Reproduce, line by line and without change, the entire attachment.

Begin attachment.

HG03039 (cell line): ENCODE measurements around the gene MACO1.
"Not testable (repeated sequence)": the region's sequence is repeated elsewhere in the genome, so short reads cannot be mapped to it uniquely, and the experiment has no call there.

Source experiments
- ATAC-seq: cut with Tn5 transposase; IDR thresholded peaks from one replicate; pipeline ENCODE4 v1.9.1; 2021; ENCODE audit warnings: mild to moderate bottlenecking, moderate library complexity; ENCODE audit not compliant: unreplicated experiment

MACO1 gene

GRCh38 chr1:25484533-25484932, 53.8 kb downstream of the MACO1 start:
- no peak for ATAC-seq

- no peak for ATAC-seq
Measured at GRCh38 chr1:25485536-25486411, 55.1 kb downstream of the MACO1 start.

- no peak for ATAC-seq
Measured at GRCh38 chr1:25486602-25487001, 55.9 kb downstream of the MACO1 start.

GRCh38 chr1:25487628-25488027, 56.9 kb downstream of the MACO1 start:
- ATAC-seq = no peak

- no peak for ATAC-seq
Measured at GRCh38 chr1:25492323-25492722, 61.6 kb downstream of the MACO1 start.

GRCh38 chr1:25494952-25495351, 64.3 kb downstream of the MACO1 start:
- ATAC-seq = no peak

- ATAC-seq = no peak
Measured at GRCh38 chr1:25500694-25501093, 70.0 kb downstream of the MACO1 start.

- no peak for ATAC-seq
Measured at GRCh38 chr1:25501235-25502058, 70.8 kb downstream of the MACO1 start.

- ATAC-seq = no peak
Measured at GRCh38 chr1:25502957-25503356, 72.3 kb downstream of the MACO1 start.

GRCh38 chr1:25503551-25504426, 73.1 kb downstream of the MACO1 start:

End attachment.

HG03039 (cell line): ENCODE measurements around the gene MACO1.
"Not testable (repeated sequence)": the region's sequence is repeated elsewhere in the genome, so short reads cannot be mapped to it uniquely, and the experiment has no call there.

Source experiments
- ATAC-seq: cut with Tn5 transposase; IDR thresholded peaks from one replicate; pipeline ENCODE4 v1.9.1; 2021; ENCODE audit warnings: mild to moderate bottlenecking, moderate library complexity; ENCODE audit not compliant: unreplicated experiment

MACO1 gene

GRCh38 chr1:25484533-25484932, 53.8 kb downstream of the MACO1 start:
- no peak for ATAC-seq

- no peak for ATAC-seq
Measured at GRCh38 chr1:25485536-25486411, 55.1 kb downstream of the MACO1 start.

- no peak for ATAC-seq
Measured at GRCh38 chr1:25486602-25487001, 55.9 kb downstream of the MACO1 start.

GRCh38 chr1:25487628-25488027, 56.9 kb downstream of the MACO1 start:
- ATAC-seq = no peak

- no peak for ATAC-seq
Measured at GRCh38 chr1:25492323-25492722, 61.6 kb downstream of the MACO1 start.

GRCh38 chr1:25494952-25495351, 64.3 kb downstream of the MACO1 start:
- ATAC-seq = no peak

- ATAC-seq = no peak
Measured at GRCh38 chr1:25500694-25501093, 70.0 kb downstream of the MACO1 start.

- no peak for ATAC-seq
Measured at GRCh38 chr1:25501235-25502058, 70.8 kb downstream of the MACO1 start.

- ATAC-seq = no peak
Measured at GRCh38 chr1:25502957-25503356, 72.3 kb downstream of the MACO1 start.

GRCh38 chr1:25503551-25504426, 73.1 kb downstream of the MACO1 start: